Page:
If the law is bad, break it

Posted on April 27, 2012


I got a call from a reporter a little while ago to ask my thoughts on the court order obtained by the authorities, banning the Duduk Bantah Bersih 3.0 taking place at Dataran Merdeka.

To explain my point to her, I shared this little episode that took place whilst in I was in London in the 80’s.

Following the Falklands war, information had leaked out that greatly embarrassed the Thatcher administration.

The leaked information was finally traced back to a member of the British civil service, one Clive Ponting.

Ponting was charged with an offence under the Official Secrets Act.

At the end of the trial, the judge DIRECTED the jury, that on the evidence, they must enter a finding of guilt.

I repeat.

The judge DIRECTED the jury to enter a finding of guilt.

What did the jury do?

They found Clive Ponting not guilty of the charge.

And as best as I can recall, no one has since been charged in the UK under the Official Secrets Act again.

What that jury did was to pour scorn on the AG’s decision to prosecute a man for exposing the wrongdoing of Thatcher’s government, the judge for directing a conviction, and the very essence of the Official Secrets Act.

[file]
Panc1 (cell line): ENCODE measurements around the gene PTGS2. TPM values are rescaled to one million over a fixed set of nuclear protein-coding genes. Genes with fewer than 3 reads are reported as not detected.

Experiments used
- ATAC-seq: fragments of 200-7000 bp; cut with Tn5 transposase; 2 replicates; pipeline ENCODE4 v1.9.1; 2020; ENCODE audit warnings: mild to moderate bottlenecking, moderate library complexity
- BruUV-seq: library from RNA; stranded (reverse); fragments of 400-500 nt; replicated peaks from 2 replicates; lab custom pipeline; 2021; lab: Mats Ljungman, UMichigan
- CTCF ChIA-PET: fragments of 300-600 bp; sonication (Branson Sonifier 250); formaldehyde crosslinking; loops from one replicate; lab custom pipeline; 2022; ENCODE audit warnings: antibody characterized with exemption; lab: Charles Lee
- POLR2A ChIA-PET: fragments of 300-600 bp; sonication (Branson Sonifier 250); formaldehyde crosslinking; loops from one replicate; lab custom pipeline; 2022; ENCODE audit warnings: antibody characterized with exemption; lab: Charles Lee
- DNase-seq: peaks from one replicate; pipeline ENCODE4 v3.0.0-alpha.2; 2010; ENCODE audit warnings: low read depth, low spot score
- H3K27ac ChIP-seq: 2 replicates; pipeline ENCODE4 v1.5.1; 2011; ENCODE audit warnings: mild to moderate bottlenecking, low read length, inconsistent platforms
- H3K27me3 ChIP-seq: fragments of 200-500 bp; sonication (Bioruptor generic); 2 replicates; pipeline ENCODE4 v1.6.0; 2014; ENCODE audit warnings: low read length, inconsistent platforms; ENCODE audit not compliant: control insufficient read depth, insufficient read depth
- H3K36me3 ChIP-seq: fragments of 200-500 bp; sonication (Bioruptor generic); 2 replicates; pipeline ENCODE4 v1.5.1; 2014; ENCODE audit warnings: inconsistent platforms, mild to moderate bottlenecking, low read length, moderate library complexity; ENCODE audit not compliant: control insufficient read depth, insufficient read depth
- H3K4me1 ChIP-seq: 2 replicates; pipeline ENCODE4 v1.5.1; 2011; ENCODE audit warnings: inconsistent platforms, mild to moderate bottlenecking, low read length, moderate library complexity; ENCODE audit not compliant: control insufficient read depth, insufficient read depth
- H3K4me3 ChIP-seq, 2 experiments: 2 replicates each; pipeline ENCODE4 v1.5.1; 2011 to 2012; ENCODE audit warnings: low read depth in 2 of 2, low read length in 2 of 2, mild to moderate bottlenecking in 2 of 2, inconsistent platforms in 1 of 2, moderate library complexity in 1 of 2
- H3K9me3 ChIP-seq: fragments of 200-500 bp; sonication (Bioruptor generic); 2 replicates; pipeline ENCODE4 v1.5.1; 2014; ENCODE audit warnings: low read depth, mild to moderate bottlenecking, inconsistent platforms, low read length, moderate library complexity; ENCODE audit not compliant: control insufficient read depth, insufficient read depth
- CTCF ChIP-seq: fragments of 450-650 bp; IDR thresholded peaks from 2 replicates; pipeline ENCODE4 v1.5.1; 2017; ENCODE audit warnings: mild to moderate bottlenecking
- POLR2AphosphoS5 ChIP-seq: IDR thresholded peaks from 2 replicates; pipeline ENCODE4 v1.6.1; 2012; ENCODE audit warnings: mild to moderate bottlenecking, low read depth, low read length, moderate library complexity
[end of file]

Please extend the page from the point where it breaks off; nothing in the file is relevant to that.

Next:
History bears testimony to great leaders who have led men and women to break laws that were unjust.

Rosa Parks broke the law by riding in the front of the bus.

Martin Luther King.

Gandhi broke the British laws that kept the Indians enslaved.

Jesus defied the laws of the day and taught in the synagogues.

Muhammad smashed the idols in Mecca, defying the religious order of the day.

If the law is bad, break it.

If an order or directive, be it of a judge or otherwise, violates our very essence as human beings, defy it.

The tagline of this blog says we are not law-breakers, but we are here to become law makers.

True, but before we can make good laws, we must first be rid of those that serve to subjugate us.